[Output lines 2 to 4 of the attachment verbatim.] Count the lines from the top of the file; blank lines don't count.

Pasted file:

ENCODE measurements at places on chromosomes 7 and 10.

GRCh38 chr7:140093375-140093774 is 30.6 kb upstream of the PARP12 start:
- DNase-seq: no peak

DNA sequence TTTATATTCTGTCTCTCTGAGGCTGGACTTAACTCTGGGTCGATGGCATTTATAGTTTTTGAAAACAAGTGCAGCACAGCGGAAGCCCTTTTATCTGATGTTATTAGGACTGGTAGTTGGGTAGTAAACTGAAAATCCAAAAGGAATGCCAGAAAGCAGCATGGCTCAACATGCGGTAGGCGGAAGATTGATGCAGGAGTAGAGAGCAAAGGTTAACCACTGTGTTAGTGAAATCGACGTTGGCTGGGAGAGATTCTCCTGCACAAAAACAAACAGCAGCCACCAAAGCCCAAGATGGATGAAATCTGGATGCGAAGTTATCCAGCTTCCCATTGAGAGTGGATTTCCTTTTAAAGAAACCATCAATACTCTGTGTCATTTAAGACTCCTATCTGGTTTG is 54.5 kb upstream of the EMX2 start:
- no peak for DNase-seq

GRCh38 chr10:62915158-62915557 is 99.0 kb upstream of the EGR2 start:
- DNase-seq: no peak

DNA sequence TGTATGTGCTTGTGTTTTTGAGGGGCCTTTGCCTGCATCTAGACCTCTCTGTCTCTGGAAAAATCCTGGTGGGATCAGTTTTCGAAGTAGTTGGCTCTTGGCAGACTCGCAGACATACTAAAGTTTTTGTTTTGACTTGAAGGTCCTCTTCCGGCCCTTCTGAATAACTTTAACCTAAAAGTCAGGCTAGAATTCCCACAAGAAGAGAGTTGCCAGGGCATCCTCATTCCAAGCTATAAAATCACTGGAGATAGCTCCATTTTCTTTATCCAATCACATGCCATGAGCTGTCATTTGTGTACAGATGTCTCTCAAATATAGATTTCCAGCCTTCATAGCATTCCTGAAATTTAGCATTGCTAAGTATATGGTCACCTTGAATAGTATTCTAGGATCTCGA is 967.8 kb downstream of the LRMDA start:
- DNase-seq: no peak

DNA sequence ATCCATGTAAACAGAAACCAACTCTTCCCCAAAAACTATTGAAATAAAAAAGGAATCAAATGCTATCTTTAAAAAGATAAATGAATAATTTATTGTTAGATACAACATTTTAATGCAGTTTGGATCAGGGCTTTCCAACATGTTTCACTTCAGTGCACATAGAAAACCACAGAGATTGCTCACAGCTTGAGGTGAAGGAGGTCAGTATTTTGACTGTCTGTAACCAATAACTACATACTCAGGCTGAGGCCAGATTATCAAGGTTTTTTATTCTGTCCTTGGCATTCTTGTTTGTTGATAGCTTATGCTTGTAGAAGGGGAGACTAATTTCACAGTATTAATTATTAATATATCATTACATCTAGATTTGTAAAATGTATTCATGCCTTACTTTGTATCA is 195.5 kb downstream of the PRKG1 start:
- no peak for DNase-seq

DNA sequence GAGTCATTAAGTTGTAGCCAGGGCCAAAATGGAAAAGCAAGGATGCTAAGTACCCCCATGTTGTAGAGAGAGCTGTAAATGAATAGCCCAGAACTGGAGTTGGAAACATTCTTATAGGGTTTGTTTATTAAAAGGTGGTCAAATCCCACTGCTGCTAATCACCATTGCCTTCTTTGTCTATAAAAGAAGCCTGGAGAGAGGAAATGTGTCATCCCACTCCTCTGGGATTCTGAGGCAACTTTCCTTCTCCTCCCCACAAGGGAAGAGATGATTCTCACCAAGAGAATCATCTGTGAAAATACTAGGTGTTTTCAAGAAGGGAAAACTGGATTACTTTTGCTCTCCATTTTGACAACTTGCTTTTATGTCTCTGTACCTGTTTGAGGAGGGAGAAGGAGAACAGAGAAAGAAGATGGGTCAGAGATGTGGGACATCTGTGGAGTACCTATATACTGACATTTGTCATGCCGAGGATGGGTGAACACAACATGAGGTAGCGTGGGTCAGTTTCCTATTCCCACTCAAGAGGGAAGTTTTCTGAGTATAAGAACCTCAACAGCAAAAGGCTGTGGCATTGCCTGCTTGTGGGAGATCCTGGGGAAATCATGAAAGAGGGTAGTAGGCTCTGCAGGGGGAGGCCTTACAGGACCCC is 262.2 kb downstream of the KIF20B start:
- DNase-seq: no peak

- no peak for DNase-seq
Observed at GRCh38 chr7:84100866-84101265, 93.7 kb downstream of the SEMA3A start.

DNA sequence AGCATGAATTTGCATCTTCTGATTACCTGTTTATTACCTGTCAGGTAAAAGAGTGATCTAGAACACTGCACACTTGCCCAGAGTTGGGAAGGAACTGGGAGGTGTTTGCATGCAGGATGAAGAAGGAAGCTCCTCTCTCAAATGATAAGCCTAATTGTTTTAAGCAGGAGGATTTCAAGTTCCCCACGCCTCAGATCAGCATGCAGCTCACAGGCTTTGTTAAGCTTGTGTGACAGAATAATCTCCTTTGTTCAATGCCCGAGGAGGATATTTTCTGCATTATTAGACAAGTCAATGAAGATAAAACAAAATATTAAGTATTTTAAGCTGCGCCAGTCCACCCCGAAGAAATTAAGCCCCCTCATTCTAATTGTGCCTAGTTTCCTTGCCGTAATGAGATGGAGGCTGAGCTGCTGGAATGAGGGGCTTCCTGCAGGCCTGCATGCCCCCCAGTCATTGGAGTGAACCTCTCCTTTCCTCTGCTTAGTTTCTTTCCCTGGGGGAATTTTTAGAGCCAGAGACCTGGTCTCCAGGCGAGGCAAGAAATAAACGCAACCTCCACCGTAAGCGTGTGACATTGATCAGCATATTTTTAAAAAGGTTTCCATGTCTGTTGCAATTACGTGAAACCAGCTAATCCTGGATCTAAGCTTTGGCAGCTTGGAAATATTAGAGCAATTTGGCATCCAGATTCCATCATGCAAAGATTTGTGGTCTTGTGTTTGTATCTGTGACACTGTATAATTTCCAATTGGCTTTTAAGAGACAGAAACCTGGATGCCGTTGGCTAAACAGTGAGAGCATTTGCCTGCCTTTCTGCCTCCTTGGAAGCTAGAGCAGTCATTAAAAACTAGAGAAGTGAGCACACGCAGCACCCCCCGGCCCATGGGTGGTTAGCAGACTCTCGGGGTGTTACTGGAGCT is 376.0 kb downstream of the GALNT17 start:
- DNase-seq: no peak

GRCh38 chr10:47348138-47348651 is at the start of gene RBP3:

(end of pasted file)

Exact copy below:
GRCh38 chr7:140093375-140093774 is 30.6 kb upstream of the PARP12 start:
- DNase-seq: no peak

DNA sequence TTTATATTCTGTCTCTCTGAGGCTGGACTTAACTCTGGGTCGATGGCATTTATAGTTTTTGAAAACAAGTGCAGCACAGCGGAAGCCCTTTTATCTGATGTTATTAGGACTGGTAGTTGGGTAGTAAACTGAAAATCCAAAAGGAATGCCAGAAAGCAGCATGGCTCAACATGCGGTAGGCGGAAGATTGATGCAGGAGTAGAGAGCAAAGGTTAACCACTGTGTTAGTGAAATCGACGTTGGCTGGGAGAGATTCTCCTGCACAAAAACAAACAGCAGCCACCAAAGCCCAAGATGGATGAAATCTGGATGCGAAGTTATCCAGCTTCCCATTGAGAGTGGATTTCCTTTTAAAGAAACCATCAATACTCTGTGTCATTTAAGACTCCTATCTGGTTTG is 54.5 kb upstream of the EMX2 start: